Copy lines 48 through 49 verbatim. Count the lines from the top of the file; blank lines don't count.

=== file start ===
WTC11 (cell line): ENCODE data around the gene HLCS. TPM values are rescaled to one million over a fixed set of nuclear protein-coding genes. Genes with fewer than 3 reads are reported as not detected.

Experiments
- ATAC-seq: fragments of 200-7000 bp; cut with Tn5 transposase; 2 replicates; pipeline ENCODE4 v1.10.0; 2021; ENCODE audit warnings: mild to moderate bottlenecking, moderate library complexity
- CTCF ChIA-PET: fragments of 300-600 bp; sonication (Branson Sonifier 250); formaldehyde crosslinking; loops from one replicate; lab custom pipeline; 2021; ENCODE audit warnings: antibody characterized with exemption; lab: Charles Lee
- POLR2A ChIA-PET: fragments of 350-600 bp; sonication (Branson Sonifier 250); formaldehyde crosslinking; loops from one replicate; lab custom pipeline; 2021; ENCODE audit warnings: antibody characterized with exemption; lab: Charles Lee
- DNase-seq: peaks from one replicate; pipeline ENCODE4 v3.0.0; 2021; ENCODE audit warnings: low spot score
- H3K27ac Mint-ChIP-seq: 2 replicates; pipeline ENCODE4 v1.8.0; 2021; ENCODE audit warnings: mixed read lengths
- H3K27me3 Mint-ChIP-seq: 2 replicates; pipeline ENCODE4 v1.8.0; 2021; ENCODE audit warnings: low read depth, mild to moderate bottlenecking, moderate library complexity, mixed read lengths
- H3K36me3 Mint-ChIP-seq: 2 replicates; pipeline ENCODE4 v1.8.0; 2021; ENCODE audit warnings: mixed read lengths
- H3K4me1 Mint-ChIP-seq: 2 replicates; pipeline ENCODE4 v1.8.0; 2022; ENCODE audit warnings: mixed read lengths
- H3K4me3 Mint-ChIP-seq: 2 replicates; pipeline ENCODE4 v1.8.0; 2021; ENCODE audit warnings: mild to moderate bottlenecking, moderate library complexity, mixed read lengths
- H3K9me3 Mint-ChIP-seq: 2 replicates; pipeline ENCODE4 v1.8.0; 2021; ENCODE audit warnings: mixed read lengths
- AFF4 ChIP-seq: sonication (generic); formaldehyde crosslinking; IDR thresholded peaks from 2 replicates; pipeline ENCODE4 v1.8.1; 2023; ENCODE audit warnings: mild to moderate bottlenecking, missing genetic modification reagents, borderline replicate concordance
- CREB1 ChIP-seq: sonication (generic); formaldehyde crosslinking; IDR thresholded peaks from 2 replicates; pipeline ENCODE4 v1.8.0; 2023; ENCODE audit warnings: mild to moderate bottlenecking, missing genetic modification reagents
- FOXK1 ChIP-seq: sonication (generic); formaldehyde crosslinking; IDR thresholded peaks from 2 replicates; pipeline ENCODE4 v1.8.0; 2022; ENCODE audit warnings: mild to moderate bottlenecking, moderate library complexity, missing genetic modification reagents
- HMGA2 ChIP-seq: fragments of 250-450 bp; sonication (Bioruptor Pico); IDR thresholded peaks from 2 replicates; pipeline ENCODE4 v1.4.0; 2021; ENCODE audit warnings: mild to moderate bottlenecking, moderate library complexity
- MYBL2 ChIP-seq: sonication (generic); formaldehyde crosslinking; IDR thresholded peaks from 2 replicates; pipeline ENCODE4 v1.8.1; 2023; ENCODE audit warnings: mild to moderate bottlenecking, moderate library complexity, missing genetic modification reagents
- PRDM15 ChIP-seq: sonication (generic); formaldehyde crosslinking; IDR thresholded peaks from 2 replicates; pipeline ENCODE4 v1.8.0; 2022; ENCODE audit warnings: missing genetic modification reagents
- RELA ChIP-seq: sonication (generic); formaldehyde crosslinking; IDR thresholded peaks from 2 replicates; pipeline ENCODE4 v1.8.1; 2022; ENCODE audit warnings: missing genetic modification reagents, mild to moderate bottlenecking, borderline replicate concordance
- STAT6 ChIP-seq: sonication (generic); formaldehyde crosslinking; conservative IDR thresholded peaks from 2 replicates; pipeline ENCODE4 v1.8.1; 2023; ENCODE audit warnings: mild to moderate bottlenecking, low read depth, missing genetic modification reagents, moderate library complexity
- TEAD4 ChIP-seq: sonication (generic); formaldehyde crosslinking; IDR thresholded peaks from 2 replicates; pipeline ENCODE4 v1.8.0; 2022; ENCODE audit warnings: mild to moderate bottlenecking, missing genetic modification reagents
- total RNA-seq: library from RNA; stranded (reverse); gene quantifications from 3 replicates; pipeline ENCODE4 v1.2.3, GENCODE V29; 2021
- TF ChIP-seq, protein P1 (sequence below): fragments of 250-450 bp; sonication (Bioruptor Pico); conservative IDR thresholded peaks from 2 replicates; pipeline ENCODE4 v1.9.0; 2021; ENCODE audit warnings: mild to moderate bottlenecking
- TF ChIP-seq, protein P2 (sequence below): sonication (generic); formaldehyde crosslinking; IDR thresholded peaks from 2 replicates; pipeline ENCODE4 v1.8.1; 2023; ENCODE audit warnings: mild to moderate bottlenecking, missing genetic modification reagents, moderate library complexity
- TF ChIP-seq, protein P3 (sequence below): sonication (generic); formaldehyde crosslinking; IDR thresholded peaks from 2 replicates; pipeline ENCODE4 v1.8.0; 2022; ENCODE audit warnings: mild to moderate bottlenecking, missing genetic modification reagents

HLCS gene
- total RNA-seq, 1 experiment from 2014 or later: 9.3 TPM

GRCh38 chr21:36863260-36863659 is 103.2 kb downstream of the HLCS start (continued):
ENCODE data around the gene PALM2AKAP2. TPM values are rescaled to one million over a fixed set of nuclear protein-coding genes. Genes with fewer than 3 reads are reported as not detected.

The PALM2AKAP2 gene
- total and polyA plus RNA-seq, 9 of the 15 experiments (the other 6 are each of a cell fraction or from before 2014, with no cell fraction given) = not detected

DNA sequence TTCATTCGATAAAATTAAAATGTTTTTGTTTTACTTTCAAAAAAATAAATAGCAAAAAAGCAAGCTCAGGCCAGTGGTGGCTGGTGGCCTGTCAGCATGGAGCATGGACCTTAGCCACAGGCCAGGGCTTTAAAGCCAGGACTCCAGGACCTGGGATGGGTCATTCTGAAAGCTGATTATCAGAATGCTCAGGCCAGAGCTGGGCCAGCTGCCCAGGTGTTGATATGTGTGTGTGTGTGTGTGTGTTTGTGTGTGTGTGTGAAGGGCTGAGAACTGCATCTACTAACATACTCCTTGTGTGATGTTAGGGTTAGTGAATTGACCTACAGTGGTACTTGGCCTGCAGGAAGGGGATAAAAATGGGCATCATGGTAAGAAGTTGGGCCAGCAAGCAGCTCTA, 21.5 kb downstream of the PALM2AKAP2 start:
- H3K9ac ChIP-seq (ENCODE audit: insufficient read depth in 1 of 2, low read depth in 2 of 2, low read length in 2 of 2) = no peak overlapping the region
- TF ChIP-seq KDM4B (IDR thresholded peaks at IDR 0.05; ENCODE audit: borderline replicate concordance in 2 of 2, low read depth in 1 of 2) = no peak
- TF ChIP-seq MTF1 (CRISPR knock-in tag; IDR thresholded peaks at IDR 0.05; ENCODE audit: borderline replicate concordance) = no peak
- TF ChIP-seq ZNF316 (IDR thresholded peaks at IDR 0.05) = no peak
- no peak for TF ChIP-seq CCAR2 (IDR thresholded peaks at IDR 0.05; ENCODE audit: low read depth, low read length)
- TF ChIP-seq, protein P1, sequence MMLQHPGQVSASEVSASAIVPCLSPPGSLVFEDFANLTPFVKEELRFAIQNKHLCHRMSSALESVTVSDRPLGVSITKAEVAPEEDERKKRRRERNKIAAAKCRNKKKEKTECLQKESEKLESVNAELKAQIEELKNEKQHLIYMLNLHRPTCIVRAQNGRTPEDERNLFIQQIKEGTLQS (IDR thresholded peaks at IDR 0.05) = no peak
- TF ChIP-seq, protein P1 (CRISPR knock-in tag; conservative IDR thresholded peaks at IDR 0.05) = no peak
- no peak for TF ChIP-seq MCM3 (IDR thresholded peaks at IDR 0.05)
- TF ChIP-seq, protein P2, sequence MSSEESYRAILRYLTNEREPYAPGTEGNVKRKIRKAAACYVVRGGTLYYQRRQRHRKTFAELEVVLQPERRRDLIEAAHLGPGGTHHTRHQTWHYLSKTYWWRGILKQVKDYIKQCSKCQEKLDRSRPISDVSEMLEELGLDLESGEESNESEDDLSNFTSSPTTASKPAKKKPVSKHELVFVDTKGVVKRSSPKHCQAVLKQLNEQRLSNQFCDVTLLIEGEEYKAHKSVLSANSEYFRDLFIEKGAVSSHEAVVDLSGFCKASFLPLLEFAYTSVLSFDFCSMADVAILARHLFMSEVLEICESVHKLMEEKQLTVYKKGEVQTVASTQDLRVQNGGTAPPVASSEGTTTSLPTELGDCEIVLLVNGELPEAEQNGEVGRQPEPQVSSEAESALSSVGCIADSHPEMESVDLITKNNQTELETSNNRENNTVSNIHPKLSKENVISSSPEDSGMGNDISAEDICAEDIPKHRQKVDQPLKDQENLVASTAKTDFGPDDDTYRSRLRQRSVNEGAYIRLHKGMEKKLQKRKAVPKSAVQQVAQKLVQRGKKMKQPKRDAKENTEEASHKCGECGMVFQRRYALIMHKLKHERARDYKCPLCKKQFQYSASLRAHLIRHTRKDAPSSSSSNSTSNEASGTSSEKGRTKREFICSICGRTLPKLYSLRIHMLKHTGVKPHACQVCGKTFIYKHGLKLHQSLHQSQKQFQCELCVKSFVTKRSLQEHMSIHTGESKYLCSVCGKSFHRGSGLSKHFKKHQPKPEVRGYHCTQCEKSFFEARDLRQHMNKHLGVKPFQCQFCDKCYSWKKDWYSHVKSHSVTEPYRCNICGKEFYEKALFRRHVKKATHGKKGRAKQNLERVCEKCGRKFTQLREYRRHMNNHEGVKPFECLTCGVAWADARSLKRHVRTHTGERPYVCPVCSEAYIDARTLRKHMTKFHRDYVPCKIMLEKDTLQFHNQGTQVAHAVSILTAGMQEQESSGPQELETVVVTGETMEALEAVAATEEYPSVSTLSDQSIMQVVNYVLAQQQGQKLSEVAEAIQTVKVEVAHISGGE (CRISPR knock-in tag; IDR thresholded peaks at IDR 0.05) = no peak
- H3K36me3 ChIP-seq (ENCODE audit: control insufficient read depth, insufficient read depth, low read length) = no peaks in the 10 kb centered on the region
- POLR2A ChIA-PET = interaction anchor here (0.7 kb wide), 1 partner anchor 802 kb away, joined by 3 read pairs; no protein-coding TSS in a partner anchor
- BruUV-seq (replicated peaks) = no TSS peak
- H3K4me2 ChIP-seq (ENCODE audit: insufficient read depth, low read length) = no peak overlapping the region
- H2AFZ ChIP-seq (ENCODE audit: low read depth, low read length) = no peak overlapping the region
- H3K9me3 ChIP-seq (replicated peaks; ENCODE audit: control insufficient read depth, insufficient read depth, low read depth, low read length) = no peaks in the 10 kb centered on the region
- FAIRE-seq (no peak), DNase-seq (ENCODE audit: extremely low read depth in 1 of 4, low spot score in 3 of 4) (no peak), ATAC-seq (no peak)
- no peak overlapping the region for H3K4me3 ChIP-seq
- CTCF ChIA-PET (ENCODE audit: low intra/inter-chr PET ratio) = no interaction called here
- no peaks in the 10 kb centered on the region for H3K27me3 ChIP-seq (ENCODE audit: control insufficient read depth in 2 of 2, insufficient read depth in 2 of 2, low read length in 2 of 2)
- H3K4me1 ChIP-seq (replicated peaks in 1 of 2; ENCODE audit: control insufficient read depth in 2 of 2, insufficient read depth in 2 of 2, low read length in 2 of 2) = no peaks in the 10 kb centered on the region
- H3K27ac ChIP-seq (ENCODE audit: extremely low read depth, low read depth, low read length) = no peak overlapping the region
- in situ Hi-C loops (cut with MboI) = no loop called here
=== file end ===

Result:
- FAIRE-seq (no peak), DNase-seq (ENCODE audit: extremely low read depth in 1 of 4, low spot score in 3 of 4) (no peak), ATAC-seq (no peak)
- no peak overlapping the region for H3K4me3 ChIP-seq